In other words, because the lapsed right can be restored after the transfer by the transferor and his family, the lapse must have been provided only for valuation purposes, and did not have an independent, non-tax purpose, or so the theory goes.

Second, a restriction that limits the ability of a business entity to liquidate will be disregarded in valuing the transfer of an interest in the business to a member of the transferor’s family if the transferor and members of his family control the entity before the transfer, and the restriction may be removed by them after the transfer.

This echoes the first theme: a restriction that may be toggled on and off by the transferor and his family must not be meaningful, other than for valuation purposes, or so the theory goes.

The elements shared by these themes are (i) the presence of “transferor/family control” of an entity both before and after the transfer of an interest in the entity, and (ii) the ability of the transferor and his family to restore any lapsed rights and to remove any restrictions.

The 2016 Proposed Regulations – Specific Provisions

The following discussion will focus upon what I regard as the principal “entity-planning-related” changes to the current regulations.

Single-Member LLCs

The proposal would clarify that Section 2704 applies to the transfer of an interest in a single-member LLC (and not just to corporations and partnerships, as is literally stated in the statute), even if the LLC is disregarded as an entity separate from its owner for tax purposes.

In other words, an LLC’s classification for other purposes of federal tax law is irrelevant for valuation purposes. A taxpayer’s transfer of a membership interest in his wholly-owned LLC will be treated as a transfer of an interest in a business entity – the LLC – not as a transfer of an interest in its underlying assets; and, thus, the value of such an interest will be determined in accordance with the terms of the LLC’s operating agreement, state law, and – more to the point – the regulations under Section 2704.

This proposed change is aimed at the Tax Court’s decision in Pierre, where the Court determined that valuation discounts may be applied to value the transfer an interest in an LLC that was wholly-owned by the transferor and that she had funded with liquid assets.

Three-Year Rule for “Deathbed (?) Transfers”

The proposal would address so-called “deathbed transfers” (a misnomer) that result in the lapse of a liquidation right.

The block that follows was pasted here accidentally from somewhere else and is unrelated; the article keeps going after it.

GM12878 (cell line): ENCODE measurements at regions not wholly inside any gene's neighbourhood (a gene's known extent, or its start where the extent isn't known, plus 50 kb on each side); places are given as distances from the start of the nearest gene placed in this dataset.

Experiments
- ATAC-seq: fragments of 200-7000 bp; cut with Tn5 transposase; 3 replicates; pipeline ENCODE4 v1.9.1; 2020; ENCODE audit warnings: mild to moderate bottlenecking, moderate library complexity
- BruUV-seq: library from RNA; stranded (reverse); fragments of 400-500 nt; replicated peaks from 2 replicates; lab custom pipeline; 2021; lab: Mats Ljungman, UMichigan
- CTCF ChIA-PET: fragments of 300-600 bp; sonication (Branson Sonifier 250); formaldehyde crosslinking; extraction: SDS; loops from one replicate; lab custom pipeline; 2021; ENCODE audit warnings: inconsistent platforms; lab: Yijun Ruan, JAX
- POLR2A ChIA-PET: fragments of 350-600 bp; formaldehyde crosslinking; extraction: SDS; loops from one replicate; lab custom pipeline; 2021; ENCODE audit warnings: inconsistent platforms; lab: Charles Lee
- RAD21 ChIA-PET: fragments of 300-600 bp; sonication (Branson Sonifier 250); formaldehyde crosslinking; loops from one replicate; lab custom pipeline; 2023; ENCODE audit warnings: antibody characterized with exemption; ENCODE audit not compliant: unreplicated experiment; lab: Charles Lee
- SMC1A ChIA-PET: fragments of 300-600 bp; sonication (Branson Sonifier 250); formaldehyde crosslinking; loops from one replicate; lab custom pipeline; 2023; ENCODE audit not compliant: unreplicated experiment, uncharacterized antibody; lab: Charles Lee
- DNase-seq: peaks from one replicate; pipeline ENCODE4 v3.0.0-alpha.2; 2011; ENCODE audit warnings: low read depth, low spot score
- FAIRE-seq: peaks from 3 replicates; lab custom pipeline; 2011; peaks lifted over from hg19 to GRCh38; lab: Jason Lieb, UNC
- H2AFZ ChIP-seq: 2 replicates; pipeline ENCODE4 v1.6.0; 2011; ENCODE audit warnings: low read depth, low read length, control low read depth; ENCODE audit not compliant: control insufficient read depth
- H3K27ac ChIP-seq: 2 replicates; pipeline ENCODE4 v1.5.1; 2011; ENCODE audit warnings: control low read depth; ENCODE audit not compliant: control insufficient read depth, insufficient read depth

You will recall the provision in the current regulations under which the transfer of an interest conferring a right is not treated as a lapse of that right if the right is not reduced or eliminated, but simply transferred to another.

For example, the transfer of a minority interest by a controlling shareholder, who thereby ceases to be a controlling shareholder, is not treated as a lapse of voting or liquidation rights as to the controlling shareholder even though it results in the transferor’s loss of control.

This kind of transfer is a staple among estate planners. It enables them to divide the ownership of a business between the taxpayer and his family (e.g., his spouse) without significant economic consequences, while positioning the taxpayer’s interest to be valued as something less than a controlling interest.

The proposed regulations are aimed at exactly this situation. They do not eliminate the exception, but narrow its application to transfers occurring more than three years before the transferor’s death. Thus, if the transferor dies within three years of the transfer, a lapse of a right covered by Section 2704 will be deemed to have occurred upon his death.

For example, in what turns out to be more than three years before his death, D transfers one-half of his X Corp. stock in equal shares to his three children. Section 2704 does not apply to the loss of D’s ability to liquidate X Corp. because the voting rights with respect to the transferred shares are not restricted or eliminated by reason of the transfer, and the transfer occurs more than three years before D’s death. However, had D died within three years of the transfers, the transfers would have been treated as the lapse of D’s liquidation right, occurring at D’s death.

This results in the creation of a phantom asset in the estate on which estate tax will have to be paid. Query how a taxpayer and the executor of his estate may pay for payment of the tax.

According to the proposal, this rule will apply to lapses occurring on or after the date the rules are finalized. Thus, they may cover transfers (and lapses) that have already occurred (before the proposals are finalized) if the transferor dies after the effective date of the regulations and not more than three years after the transfer.